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Render an Observable with the Async Pipe

2:19 Angular 2 lesson by

Angular templates use a special Async pipe to be able to render out Observables. This lesson covers the syntax used to create an Observable in Angular and then to render it out in the template.


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Angular 2 templates use a special Async pipe to be able to render out Observables. This lesson covers the syntax used to create an Observable in Angular 2 and then to render it out in the template.



How do you setup this and get it up and running? I can't figure it out from the github repo....


I noticed that if I use the async pipe operator more than once in my local test project template code, I get multiple calls to the API method called. Is there a way to call the async once on an Observable and then store the result for ex. separate *ngFor and *ngIf operators in the same template?

William Grasel

What about the tree shaking strategy? It should eliminate the problem of import the whole rxjs library, and then we don't need to import each method every time, right?


This really needs some documentation on how to get it running. The instructions used for "getting started with angular 2" do not apply here and neither do anything I've found so far in an rxjs course. The NOTES.md file looks promising, starts with 'typings install'. Looking up typings: https://github.com/typings/typings the installation instructions npm install typings --global fails with 'typingsnpm' is not in the npm registry.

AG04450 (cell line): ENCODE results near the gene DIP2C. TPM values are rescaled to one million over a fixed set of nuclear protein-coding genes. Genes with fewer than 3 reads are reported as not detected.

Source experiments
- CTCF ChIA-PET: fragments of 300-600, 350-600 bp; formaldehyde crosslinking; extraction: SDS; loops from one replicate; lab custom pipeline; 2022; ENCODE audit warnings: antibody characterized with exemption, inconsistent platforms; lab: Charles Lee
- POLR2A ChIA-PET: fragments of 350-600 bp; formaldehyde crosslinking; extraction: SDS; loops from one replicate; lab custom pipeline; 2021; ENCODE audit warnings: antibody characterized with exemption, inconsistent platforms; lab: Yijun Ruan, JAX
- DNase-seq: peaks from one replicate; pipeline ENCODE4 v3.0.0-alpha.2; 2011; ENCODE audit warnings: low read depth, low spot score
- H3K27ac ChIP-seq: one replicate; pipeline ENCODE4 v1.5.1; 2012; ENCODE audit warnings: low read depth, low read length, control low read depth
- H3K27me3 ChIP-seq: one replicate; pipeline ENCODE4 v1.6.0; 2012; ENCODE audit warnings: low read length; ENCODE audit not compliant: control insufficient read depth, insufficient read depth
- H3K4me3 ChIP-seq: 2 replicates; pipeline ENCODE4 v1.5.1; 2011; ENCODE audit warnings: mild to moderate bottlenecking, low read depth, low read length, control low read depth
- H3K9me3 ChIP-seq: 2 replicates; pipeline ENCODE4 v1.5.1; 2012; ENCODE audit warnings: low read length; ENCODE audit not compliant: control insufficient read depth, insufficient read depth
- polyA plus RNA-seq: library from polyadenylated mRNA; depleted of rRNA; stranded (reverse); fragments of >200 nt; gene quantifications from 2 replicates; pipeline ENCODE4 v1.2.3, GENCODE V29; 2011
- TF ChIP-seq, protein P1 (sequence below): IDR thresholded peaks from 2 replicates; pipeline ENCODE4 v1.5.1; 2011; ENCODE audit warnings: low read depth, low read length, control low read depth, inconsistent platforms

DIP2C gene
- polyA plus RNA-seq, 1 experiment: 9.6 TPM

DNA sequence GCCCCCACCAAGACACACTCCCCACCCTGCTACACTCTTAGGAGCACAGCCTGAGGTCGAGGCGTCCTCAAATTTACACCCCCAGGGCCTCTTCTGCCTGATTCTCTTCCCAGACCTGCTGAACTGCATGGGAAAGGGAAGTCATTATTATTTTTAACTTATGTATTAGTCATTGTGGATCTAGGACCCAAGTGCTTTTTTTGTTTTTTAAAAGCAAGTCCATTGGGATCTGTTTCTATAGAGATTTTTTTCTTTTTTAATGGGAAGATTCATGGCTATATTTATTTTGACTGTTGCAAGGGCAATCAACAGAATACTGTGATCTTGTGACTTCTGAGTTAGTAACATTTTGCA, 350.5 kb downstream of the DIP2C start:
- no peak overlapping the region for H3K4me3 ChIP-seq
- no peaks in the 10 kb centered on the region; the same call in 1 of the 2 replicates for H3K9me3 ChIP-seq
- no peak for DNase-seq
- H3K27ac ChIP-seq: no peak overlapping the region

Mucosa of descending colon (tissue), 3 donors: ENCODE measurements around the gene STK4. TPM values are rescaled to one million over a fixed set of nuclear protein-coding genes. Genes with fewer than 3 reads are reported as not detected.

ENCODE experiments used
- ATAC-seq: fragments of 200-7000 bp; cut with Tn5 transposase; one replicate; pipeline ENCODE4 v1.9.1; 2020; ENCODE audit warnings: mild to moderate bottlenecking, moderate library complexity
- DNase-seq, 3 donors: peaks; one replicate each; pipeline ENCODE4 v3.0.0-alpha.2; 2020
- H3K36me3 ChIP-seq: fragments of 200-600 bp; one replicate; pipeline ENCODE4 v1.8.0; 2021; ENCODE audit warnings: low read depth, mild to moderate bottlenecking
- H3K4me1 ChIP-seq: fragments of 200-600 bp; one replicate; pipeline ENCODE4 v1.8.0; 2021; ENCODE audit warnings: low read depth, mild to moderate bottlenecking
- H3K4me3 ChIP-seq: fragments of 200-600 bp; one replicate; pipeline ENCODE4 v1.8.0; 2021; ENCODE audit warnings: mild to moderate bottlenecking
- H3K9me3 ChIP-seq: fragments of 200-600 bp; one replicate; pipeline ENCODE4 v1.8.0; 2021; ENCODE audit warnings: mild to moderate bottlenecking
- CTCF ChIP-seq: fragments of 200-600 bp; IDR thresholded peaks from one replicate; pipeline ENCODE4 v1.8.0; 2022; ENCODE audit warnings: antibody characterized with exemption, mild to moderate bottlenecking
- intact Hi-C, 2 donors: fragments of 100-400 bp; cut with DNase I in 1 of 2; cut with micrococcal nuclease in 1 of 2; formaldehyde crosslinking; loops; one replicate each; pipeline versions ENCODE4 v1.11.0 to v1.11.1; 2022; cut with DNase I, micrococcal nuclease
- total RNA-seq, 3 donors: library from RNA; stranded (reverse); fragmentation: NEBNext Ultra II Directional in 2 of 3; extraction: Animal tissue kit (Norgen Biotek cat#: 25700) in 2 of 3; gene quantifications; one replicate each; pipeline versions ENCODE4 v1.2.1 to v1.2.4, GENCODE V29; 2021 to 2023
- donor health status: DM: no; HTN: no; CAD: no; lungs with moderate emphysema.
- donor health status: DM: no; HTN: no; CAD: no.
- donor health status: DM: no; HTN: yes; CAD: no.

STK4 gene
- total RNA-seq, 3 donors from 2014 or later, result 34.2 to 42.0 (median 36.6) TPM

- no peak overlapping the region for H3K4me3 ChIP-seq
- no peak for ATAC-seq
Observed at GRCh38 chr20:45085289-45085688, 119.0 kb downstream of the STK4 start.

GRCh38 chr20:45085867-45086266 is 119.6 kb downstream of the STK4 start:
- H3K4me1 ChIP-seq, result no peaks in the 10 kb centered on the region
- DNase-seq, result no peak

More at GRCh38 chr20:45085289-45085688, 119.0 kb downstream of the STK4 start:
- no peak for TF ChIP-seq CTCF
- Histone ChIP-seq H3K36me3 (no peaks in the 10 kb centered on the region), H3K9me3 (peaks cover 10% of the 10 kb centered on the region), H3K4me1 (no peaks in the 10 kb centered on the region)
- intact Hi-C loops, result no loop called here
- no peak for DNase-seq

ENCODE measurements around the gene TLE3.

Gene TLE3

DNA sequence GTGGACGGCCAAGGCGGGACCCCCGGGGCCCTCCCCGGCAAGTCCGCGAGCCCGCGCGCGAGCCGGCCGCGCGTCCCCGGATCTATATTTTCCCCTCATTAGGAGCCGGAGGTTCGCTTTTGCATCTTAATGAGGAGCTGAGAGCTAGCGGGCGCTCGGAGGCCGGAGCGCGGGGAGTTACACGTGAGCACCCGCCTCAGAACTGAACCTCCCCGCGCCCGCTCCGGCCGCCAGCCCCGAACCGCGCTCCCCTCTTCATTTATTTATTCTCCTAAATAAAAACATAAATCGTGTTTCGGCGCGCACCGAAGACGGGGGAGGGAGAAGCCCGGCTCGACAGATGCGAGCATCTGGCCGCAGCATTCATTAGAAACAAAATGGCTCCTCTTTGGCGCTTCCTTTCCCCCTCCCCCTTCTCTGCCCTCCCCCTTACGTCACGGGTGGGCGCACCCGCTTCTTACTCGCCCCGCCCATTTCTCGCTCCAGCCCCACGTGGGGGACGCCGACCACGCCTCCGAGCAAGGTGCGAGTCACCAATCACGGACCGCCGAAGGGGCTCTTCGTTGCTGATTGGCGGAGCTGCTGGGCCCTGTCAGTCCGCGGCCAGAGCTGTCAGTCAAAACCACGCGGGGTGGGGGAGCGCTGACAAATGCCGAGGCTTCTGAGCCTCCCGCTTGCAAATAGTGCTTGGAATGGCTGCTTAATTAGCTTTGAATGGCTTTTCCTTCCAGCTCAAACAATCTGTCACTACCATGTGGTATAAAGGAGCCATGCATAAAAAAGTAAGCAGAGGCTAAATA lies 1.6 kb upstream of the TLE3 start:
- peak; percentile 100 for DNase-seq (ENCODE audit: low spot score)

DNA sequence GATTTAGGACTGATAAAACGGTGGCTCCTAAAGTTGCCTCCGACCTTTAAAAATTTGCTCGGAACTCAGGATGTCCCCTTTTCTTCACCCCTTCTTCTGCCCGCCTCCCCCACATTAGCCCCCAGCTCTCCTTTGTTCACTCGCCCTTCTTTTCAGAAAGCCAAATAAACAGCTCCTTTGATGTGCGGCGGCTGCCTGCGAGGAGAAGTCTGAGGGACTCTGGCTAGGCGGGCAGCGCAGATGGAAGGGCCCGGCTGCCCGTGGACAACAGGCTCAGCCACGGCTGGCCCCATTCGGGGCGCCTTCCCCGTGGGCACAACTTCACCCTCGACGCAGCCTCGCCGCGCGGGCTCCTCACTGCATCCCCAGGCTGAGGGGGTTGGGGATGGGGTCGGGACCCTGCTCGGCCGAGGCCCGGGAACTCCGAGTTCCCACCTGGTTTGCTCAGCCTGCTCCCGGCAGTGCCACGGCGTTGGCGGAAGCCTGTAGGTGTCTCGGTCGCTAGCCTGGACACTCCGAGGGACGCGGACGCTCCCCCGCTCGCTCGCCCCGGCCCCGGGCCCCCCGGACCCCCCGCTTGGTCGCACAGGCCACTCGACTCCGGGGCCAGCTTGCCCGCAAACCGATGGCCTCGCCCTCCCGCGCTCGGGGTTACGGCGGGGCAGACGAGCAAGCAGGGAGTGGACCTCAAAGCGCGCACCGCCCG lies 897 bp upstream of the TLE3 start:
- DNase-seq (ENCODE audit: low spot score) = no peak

In reply to egghead.io

If anyone has gotten this project to run, please share instructions. Thank You


Looks like the Plunker link og github is wrong ?


If you are getting the 'exclude' error, hard code the typescript version to 2.0.10.

I then got a 'permission denied' error because the output path was to the root directory (e.g "/build" not __dirname + "/build")

I have submitted a pull request:


( I had to edit this 3 times cos i kept screwing up the directory example.sorry)

In reply to Jesse

@Tom in your repo, only a couple of files actually clone correctly, but that seems to also be the case in the original version you forked. I ended up downloading instead of cloning the original, and then applying your changes. It worked thanks.

In reply to Tom

You will need to reference three different git repos to get this working and see the correct gists.

is the project, but
has the correct gists listed in the notes.
there are also additional user submitted fixes in a third:

time-machine repo doesnt clone correctly, perhaps the gitignore excludes everything? so download dont clone:
then make changes listed here:
npm install
npm start

I got additional errors from awesome-typescript-loader, I think this is because I ran npm-install prior to applying the changes detailed in the fix. I went into node_modules folder of my project and deleted typescript and also awesome-typescript-loader folders, I also did npm cache clean to clear out my global npm cache which may not have been necesarry. then npm install and npm start